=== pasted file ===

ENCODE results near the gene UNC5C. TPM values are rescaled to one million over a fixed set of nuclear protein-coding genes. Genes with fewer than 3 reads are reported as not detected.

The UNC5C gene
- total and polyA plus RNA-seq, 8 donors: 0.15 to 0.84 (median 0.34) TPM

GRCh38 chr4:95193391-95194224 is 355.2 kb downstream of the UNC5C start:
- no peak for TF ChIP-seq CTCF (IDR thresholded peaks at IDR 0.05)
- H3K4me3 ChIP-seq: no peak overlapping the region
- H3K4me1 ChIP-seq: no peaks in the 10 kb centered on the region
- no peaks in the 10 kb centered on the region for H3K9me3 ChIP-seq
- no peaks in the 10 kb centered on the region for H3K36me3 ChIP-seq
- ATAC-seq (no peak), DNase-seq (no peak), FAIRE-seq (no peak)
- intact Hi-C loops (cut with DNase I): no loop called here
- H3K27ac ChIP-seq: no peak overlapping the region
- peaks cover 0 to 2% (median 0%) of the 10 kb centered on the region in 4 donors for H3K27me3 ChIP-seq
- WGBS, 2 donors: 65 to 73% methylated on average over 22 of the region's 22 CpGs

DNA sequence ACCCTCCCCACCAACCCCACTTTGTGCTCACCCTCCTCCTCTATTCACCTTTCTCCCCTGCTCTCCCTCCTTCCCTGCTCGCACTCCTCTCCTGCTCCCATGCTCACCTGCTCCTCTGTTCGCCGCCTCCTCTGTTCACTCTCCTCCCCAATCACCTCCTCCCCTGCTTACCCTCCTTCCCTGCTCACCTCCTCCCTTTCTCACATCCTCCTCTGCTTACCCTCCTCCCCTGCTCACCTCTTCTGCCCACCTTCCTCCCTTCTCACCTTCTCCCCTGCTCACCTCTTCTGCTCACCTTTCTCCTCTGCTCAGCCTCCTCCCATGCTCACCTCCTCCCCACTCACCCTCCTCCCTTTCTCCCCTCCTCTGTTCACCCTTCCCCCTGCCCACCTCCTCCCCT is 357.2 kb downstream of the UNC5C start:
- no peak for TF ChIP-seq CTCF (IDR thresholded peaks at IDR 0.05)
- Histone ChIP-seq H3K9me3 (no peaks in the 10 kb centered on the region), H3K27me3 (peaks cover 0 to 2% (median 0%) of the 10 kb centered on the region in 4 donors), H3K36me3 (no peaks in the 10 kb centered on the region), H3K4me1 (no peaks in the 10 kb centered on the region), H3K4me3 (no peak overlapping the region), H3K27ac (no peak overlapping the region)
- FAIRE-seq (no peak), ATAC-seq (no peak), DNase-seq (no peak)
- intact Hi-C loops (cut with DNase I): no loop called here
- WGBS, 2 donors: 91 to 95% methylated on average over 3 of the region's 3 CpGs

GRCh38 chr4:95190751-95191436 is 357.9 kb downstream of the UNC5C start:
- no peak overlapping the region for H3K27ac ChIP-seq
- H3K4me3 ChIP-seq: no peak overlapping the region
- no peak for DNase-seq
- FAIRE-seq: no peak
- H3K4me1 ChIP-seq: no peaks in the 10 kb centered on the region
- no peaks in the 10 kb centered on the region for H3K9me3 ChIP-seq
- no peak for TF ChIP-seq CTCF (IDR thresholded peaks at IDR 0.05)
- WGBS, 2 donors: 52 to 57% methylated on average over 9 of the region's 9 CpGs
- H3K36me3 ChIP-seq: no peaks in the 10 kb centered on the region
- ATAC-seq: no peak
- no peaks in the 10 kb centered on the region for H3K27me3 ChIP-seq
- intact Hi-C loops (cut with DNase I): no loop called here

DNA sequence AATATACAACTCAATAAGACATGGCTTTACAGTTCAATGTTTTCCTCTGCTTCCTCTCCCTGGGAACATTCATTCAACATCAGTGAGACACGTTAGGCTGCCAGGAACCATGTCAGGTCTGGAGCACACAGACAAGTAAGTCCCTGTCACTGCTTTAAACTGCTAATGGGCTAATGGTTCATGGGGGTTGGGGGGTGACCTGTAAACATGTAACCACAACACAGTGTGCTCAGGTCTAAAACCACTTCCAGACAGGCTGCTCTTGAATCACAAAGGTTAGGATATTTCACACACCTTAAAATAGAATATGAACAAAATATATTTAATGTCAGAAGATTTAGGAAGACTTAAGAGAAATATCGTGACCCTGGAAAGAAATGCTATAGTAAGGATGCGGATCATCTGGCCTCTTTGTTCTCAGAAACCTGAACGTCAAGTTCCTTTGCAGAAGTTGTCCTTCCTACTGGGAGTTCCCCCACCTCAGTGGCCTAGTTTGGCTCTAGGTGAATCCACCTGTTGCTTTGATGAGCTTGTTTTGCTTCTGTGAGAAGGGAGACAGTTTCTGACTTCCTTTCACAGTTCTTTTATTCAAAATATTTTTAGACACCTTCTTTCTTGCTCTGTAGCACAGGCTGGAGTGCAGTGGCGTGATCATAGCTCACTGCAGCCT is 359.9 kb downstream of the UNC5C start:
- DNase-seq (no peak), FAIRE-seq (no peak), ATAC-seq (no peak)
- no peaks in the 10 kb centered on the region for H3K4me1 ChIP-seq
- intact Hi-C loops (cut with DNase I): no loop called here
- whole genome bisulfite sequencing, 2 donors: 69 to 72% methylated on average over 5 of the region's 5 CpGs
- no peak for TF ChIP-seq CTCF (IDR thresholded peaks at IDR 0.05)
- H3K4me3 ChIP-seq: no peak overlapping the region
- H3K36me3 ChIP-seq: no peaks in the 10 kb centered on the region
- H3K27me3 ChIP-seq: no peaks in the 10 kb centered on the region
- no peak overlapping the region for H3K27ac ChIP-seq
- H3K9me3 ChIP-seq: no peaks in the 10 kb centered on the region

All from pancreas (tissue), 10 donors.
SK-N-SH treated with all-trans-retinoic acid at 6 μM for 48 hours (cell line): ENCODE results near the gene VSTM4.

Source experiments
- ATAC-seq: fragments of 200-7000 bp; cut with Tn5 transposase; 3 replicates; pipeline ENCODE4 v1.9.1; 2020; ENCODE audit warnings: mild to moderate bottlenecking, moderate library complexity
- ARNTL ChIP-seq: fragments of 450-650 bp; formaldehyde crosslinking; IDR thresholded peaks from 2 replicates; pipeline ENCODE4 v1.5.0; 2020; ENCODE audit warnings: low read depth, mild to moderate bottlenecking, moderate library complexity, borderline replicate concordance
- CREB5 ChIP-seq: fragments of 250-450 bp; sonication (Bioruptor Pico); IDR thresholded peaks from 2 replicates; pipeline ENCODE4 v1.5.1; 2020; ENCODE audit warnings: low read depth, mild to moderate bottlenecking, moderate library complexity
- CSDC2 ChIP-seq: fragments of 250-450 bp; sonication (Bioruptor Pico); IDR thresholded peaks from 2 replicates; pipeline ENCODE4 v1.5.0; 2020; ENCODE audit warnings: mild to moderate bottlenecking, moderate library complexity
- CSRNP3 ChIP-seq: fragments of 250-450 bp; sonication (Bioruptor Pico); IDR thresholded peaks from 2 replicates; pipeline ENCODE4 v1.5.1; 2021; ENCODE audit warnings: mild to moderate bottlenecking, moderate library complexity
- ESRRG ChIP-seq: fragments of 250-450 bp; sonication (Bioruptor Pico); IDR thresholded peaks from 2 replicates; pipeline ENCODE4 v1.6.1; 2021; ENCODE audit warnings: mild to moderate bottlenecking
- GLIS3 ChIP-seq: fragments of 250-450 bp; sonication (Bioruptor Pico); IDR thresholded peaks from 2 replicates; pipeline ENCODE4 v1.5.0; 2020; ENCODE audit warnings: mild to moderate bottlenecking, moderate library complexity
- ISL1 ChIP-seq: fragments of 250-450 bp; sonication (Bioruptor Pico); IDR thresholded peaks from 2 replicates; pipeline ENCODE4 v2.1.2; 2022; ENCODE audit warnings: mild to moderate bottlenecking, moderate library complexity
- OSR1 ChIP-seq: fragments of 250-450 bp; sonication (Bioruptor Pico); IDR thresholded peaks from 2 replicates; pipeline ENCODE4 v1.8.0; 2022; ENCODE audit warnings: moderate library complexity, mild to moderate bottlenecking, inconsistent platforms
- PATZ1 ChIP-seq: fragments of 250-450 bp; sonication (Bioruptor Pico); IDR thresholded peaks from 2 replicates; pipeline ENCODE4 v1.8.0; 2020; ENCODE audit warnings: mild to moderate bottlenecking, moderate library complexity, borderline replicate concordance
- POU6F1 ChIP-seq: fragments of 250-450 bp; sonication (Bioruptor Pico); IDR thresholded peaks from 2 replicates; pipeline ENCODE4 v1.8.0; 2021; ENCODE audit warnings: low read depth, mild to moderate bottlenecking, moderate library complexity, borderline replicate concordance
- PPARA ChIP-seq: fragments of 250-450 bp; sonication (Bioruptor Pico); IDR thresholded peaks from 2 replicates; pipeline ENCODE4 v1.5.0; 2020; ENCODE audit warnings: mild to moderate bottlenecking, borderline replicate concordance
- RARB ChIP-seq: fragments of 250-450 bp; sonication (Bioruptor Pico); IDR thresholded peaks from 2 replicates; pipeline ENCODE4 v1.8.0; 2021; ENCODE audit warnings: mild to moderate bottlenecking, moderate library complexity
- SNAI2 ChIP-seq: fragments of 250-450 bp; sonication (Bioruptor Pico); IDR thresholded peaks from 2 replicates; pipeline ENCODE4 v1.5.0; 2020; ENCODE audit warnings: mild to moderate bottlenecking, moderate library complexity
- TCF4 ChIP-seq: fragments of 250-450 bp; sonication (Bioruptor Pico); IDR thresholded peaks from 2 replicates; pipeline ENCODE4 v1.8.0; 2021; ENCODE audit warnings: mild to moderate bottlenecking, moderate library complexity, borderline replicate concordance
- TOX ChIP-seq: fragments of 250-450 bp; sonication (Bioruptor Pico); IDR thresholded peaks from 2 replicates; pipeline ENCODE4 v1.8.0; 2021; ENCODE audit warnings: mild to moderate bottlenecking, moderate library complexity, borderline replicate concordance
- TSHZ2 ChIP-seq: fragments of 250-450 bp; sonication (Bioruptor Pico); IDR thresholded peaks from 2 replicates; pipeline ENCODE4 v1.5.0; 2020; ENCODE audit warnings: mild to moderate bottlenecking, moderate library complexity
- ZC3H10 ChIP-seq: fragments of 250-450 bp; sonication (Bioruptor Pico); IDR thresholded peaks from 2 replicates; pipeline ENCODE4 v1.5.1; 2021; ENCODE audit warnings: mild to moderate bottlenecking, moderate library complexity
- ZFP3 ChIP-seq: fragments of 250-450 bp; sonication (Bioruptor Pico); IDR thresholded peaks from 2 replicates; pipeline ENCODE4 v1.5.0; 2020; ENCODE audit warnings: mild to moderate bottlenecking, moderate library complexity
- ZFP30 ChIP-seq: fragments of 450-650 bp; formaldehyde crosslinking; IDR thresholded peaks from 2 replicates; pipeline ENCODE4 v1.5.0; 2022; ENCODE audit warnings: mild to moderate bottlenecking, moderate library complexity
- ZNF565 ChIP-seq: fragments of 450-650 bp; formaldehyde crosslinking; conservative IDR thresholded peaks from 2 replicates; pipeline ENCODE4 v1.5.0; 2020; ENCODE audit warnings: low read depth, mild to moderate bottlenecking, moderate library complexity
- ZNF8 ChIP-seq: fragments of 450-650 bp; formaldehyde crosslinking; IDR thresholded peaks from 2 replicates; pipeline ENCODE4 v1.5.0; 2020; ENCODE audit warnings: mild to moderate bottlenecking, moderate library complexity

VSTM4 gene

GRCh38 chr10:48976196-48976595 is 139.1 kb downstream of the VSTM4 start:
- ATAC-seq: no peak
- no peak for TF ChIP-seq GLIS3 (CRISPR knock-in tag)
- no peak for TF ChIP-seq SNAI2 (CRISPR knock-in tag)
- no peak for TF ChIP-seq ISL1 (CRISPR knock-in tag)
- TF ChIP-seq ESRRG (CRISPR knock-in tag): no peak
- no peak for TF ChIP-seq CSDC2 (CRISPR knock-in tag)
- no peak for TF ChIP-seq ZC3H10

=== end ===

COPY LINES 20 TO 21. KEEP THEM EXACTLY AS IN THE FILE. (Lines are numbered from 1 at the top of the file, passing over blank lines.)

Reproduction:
- WGBS, 2 donors: 91 to 95% methylated on average over 3 of the region's 3 CpGs

GRCh38 chr4:95190751-95191436 is 357.9 kb downstream of the UNC5C start: